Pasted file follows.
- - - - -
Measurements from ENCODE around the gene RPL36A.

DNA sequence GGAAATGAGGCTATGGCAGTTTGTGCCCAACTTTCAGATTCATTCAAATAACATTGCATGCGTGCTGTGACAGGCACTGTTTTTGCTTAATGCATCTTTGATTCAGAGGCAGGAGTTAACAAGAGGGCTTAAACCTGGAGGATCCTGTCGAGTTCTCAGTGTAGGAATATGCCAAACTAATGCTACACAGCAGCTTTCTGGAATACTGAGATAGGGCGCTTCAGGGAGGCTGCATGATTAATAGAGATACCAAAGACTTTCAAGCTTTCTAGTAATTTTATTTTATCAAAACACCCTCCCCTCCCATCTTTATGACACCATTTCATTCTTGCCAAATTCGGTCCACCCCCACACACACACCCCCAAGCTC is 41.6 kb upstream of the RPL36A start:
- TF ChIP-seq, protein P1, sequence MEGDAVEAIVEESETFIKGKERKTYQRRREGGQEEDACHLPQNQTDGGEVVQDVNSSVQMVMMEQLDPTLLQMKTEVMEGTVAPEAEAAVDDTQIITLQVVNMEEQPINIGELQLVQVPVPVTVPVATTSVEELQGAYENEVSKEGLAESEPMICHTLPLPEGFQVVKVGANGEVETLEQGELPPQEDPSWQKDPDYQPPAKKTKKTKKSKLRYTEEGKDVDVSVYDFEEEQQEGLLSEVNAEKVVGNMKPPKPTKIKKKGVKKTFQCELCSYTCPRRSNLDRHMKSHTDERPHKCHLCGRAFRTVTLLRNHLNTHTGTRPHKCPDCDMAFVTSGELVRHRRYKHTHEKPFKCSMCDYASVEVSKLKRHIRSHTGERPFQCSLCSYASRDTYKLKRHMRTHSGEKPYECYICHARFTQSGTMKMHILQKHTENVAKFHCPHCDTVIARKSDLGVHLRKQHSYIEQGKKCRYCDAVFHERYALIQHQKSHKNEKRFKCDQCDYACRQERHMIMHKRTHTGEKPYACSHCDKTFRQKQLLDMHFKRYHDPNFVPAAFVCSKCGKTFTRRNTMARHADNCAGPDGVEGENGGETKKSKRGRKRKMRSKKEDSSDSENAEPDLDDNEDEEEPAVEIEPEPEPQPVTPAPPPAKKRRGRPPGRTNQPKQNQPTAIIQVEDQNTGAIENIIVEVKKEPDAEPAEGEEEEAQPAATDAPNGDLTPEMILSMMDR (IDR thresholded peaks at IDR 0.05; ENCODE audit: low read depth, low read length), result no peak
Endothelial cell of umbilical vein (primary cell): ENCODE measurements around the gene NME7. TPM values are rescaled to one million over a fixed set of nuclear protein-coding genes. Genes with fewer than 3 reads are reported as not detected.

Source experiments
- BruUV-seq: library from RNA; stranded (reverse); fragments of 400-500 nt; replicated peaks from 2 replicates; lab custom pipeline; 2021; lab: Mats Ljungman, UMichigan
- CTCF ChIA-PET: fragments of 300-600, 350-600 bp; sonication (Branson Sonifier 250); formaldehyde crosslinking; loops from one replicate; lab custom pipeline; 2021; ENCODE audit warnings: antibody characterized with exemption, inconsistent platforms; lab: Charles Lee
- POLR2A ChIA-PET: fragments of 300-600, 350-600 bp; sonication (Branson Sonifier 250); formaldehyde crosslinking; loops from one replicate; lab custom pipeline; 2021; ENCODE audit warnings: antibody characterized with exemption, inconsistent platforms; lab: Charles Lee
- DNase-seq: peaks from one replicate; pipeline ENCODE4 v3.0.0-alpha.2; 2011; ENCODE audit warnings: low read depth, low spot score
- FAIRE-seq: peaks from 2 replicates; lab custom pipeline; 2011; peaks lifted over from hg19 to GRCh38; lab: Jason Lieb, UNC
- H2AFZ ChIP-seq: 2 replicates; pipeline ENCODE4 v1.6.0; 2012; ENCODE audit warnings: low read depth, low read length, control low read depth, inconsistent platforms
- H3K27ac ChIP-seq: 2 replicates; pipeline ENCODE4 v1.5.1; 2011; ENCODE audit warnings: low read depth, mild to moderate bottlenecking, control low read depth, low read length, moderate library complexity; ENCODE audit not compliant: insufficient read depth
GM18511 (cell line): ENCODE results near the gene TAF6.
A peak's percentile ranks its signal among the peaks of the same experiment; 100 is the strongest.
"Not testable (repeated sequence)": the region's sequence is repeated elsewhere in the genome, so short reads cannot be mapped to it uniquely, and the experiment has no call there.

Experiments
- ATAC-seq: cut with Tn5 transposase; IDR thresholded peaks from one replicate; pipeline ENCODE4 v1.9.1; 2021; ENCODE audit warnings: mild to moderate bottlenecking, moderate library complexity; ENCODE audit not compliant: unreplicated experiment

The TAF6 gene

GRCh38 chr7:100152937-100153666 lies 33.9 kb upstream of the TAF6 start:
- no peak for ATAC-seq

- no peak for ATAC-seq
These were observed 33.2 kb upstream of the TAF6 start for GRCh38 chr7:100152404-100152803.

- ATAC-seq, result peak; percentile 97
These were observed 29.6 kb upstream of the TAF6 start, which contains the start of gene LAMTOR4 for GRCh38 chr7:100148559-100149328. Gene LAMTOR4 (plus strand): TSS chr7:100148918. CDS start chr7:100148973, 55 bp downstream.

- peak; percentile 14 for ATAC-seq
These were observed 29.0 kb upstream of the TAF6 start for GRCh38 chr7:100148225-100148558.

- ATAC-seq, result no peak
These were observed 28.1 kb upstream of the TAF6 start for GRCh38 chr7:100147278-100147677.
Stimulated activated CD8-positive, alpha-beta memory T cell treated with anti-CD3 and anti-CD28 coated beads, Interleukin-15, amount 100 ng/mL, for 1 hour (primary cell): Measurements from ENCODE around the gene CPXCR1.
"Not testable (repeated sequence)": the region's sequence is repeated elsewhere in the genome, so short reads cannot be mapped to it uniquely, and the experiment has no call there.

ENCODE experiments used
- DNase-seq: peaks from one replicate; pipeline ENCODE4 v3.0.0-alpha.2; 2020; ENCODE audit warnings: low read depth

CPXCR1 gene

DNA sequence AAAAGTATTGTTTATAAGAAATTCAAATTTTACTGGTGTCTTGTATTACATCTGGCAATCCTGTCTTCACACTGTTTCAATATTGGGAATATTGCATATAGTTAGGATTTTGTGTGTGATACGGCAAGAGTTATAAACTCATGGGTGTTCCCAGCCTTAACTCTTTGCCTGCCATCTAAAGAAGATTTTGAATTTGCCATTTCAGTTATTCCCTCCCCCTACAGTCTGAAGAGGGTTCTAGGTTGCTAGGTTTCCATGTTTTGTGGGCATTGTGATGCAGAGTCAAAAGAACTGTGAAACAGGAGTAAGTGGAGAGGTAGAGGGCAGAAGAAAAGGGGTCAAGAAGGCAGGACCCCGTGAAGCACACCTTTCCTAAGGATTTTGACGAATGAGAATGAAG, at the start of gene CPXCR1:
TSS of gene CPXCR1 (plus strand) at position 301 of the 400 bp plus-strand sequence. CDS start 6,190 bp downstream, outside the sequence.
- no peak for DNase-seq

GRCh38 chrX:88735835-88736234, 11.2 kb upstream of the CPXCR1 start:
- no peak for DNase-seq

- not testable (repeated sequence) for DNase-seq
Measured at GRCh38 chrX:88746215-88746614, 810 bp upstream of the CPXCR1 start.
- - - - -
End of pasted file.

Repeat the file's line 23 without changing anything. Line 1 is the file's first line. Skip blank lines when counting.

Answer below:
- ATAC-seq, result peak; percentile 97